Contemporary

Male and female homosexuality were not always viewed in the same manner

Male and female homosexuality were not always viewed in the same manner. Female homosexuality, while reviled by the general populace, was generally acceptable for the artistic purposes of the Surrealists. For them, lesbianism was sometimes parallel to idealized heterosexuality (l’amour fou). The representation of lesbian lovers in their art, I would suggest, often becomes heterosexualized. It often assumes a male viewer/voyeur, a less-than subversive performance for the sake of a male gaze, even if the (male) Surrealists regarded themselves as opposing bourgeois cultural norms. But male homosexuality was less tolerable, inasmuch as Breton was Surrealism’s spokesman. As Dean has written on his canvas art blog.

“The surrealists’ later 1928 ‘investigation’ into questions concerning sexuality was one more manifestation of the interest in and the threat posed by deviant sexuality in particular during this period. In that investigation, published in La revolution surrealiste, Andre Breton infamously pronounced his repugnance for male homosexuality (the Marquis de Sade’s sexual practices excepted); male homosexuality received a lukewarm if more tolerant reception from the other participants.”

Homosexuality as a practice, then, was deemed, at least publicly, unacceptable even to more liberal groups, like the Surrealists; this intolerance is often attributed to the rise of National Socialism. Nazism was so unapologetically pro-male and pro-masculinity, that even French and German left-wing anti-fascists accused National Socialists of homosexuality. Although Paris and Berlin remained tacit sanctuaries of sexual non-conformists especially until the 1930s, some sexual practices, most notably male homosexuality, were not only illegal in Germany with the rise of the Nazi leader Heinrich Himmler, but even punishable, by 1937, with the death penalty. As a result of this aversion to homosexuality even among the Surrealists, they worked to deconstruct not so much the body and sexuality of man, but rather, the body and sexuality of woman as subversive object. As Tucker explains,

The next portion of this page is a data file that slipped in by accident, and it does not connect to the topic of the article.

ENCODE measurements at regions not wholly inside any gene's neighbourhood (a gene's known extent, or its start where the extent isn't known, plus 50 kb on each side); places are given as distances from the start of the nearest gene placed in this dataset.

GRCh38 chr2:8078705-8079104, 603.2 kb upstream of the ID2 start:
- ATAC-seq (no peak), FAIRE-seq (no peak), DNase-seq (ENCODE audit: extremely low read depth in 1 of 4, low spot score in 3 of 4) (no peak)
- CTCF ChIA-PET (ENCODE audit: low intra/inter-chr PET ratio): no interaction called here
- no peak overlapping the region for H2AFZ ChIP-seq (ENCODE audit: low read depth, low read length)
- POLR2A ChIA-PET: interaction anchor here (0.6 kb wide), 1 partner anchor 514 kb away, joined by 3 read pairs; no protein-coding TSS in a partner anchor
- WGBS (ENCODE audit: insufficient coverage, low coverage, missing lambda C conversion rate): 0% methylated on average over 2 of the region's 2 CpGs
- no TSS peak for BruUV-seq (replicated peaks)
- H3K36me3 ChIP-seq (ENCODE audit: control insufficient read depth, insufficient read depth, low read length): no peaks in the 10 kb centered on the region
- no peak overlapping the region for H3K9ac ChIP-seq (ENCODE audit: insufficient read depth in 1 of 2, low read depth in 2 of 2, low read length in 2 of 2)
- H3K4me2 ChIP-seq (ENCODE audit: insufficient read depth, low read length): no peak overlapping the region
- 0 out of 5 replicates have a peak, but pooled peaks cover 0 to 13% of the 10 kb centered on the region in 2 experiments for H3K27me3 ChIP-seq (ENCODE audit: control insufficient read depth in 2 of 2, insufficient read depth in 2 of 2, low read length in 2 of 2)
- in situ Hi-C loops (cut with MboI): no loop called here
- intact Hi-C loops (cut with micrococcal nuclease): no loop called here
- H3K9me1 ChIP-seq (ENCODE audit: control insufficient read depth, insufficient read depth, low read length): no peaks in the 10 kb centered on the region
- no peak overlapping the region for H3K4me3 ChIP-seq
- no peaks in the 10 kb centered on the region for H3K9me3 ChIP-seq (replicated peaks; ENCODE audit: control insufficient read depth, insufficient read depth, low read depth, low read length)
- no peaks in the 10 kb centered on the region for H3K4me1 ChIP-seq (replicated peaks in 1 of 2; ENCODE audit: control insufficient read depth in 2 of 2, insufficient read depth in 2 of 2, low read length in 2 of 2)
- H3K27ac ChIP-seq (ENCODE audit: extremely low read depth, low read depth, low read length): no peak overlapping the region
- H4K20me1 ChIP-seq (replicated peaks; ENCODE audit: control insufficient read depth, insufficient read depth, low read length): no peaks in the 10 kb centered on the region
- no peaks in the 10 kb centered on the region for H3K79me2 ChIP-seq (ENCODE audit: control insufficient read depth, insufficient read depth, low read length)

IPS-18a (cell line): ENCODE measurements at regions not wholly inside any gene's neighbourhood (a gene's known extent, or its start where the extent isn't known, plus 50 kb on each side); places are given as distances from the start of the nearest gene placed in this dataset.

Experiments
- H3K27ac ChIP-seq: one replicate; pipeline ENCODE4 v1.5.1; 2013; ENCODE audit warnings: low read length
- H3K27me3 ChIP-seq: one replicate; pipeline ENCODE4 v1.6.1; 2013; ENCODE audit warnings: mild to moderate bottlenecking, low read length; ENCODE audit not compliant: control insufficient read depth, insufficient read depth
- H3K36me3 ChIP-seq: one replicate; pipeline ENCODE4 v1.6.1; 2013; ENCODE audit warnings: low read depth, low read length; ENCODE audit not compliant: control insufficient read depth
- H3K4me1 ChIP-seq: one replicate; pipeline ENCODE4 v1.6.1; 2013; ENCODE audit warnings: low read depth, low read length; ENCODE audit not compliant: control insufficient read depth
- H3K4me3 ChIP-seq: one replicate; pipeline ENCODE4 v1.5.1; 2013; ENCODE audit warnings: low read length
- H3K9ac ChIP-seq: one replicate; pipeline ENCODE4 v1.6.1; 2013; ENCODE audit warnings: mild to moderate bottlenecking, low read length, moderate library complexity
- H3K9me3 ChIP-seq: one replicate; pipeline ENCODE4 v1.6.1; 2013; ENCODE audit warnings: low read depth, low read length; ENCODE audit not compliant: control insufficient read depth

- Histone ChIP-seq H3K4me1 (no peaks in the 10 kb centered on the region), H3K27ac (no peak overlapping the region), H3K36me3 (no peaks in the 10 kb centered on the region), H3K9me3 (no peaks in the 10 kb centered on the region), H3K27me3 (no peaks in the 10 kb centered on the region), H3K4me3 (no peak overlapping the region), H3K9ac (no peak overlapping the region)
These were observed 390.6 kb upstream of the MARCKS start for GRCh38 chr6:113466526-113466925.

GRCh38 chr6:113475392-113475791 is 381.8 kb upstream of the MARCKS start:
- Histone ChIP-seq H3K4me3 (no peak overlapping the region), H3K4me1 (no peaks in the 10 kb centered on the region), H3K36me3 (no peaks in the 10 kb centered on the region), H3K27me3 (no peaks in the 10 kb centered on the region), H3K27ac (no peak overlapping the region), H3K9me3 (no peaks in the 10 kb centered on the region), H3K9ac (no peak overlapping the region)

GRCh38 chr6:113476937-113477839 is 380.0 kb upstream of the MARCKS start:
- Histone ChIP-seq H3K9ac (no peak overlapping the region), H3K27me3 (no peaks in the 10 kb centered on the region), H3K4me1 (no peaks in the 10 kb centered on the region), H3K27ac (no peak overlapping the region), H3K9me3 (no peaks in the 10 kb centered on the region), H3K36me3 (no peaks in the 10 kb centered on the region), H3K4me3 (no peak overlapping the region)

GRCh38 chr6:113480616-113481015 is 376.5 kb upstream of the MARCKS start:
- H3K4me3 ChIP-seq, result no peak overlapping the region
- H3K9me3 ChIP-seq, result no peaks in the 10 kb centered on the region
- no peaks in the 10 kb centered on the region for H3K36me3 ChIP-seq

Heinrich_Himmler

“It was an inherent component of the predominantly male Surrealist aesthetic that sexuality-and, for them, its object, woman … were subject to fantasy and fabrication. When the human body was metamorphosed into another shape or creature, the ensuing confusion of body parts helped undermine established definitions and hierarchies. This disorder, the Surrealists projected, opened the way to the unknown and unknowable.”

This terribly anti-nationalist “de-countri-fication,” this undermining of authority, of hierarchy, was the Surrealist ideal. The Surrealists, Brassai among them, believed in the sentiment of Woolf’s words, “I have no country … I want no country … my country is the whole world.”

Both a stranger and foreigner even in his own war-torn country, it is to this Parisian ideology of Surrealist “un-nation-ness” that the defamiliarizing photographs of Transylvania-native Brassai are welcomed. Nee Gyula Halasz, Brassai took his pseudonym from Brassov, the city of his birth, where his father was a professor of French Literature. Brassai was, at the time he moved to Paris in 1922 officially a Romanian citizen since Transylvania had been transferred from Hungary to Romania by the 1920 Treaty of Trianon. But Brassai must have been less than pleased with this assigned citizenship, for when the Romanians captured Budapest, he, together with other members of the left, fled in fear to Berlin, and with some hesitation onto Paris, never again to return to Hungary, despite what Gilberte Brassai would go on to describe as “insistent appeals and invitations both flattering and official.” It was, perhaps, Brassai’s uniquely foreign perspective upon the world that granted him such originality and success in photography and with the Surrealists. But it was also, I will argue, his desire to philosophically bridge the gaps between the clearly divided loyalties among his beloved countries–a desire perhaps resulting from a sense of displacement, of depaysement from all–that makes Brassaf such a pivotal figure of the moment.